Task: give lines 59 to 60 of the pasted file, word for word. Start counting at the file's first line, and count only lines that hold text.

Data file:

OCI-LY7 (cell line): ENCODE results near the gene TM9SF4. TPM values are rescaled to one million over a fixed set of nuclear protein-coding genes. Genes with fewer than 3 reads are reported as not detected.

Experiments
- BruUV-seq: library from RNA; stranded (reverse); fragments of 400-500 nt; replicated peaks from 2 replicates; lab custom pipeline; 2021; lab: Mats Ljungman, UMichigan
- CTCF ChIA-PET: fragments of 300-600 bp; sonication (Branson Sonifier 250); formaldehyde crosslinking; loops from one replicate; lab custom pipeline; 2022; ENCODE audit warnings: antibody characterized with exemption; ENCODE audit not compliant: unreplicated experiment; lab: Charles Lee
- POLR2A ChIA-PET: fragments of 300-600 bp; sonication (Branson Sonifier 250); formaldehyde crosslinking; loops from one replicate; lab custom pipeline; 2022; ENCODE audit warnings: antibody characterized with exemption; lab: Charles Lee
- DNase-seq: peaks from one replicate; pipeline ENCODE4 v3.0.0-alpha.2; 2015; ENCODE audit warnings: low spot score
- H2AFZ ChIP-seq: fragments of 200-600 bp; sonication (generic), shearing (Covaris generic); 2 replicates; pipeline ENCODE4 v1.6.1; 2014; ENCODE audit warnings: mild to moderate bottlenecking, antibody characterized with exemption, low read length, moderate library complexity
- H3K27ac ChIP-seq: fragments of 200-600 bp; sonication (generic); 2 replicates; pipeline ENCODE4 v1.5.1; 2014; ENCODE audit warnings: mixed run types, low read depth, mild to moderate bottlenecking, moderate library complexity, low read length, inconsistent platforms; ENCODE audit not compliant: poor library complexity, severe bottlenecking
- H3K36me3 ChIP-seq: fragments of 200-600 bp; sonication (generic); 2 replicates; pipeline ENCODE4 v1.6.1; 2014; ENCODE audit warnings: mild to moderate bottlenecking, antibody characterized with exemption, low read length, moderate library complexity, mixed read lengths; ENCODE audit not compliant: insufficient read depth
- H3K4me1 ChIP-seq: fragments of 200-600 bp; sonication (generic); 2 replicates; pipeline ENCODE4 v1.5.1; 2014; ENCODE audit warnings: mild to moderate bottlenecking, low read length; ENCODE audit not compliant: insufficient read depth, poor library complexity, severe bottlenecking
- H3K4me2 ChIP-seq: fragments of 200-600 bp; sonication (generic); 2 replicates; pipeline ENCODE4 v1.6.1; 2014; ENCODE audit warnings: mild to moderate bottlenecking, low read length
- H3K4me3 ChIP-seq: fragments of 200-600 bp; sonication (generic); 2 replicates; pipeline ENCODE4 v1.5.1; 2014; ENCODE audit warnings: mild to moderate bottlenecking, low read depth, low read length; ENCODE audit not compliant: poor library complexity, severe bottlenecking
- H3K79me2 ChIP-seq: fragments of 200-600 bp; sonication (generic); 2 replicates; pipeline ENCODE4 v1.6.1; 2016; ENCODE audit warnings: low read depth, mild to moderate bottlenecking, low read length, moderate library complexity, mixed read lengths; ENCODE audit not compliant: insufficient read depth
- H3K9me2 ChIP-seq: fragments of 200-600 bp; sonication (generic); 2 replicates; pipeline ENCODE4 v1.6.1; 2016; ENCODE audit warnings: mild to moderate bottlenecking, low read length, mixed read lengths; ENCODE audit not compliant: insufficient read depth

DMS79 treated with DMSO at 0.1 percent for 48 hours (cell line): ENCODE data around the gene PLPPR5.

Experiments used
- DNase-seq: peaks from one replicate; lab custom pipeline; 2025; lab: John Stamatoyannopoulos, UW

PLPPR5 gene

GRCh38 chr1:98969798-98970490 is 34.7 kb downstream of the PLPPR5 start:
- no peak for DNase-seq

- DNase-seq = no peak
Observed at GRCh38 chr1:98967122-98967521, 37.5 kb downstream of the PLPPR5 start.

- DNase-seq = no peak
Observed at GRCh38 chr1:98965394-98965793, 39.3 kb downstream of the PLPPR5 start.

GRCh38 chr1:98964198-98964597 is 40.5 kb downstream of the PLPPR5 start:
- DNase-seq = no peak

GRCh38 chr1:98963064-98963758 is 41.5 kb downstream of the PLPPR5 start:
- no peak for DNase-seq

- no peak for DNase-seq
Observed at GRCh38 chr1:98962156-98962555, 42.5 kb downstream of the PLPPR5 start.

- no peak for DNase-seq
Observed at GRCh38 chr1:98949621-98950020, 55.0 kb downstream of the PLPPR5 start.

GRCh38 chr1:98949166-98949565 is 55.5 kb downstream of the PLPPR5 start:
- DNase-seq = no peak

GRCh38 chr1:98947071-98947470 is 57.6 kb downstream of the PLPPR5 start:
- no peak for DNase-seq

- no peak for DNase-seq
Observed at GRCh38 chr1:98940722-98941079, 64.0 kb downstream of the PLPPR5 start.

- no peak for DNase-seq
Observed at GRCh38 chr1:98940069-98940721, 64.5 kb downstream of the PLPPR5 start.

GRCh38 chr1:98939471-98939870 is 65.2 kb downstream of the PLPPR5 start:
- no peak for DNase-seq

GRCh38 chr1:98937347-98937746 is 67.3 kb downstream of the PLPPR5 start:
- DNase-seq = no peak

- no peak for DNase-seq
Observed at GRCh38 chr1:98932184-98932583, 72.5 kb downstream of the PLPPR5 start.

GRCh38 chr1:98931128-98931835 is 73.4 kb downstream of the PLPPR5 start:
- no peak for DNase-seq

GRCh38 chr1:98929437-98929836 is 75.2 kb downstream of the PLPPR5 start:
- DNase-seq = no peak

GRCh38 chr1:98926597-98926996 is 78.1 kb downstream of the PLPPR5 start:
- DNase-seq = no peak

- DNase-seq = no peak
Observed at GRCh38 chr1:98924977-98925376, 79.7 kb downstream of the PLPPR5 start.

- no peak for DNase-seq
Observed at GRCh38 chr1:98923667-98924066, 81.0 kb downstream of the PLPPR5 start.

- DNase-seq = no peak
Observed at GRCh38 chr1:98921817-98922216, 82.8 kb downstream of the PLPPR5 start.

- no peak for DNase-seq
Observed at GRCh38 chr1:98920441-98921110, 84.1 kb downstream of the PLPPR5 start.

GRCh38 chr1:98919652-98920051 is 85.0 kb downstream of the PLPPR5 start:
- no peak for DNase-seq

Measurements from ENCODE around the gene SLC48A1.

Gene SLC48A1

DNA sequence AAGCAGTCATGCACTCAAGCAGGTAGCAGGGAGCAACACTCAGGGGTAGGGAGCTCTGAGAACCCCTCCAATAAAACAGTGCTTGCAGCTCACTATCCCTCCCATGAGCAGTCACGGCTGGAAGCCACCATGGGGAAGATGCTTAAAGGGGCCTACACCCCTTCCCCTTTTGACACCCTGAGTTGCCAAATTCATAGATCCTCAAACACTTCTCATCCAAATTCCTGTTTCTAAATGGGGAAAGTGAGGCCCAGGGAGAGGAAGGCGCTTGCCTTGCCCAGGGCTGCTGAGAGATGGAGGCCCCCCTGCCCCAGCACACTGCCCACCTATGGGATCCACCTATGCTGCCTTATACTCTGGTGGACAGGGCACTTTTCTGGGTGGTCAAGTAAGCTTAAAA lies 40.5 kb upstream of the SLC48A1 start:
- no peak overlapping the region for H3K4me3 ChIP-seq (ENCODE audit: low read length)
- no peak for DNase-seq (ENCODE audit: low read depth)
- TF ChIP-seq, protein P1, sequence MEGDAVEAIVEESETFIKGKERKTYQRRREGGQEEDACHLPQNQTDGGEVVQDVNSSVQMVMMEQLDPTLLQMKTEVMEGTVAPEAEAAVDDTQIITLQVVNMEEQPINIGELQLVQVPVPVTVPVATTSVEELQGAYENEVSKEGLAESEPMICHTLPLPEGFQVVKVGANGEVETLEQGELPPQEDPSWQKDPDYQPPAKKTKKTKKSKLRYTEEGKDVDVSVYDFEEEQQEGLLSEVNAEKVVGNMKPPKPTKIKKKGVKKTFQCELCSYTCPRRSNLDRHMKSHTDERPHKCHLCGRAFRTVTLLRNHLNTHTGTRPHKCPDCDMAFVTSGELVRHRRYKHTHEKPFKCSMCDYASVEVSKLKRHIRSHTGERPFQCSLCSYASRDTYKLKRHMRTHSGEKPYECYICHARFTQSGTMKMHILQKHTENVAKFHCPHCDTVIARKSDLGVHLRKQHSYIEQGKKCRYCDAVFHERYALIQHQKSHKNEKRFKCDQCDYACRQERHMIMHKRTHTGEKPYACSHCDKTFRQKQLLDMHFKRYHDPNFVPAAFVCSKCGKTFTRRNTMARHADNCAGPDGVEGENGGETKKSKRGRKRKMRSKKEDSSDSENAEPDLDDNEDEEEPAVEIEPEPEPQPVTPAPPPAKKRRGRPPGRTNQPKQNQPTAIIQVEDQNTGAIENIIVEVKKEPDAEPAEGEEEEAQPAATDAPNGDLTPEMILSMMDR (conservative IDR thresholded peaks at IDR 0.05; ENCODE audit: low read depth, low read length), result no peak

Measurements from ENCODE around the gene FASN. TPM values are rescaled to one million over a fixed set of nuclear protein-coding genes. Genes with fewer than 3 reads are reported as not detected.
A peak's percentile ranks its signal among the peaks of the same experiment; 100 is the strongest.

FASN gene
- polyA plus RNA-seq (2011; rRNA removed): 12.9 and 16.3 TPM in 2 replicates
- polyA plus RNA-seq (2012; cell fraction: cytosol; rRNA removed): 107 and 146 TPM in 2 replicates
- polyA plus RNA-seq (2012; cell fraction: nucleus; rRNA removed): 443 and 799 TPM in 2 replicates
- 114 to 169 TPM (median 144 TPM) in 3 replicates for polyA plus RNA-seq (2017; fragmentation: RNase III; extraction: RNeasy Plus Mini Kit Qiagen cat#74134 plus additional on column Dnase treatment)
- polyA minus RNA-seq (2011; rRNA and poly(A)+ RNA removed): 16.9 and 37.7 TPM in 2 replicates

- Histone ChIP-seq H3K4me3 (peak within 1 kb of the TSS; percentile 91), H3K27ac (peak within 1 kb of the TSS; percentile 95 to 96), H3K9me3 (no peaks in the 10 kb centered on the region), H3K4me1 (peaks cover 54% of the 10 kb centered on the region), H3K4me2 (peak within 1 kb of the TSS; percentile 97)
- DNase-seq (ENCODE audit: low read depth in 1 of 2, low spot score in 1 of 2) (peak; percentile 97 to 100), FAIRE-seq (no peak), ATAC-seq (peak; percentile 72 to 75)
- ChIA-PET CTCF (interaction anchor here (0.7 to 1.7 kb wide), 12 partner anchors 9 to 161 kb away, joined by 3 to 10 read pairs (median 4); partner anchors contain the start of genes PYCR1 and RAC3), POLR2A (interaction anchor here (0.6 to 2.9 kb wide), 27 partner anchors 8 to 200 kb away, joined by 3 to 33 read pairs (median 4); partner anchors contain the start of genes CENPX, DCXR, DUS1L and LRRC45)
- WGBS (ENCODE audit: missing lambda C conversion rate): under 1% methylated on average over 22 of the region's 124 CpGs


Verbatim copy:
- no peak for DNase-seq
Observed at GRCh38 chr1:98920441-98921110, 84.1 kb downstream of the PLPPR5 start.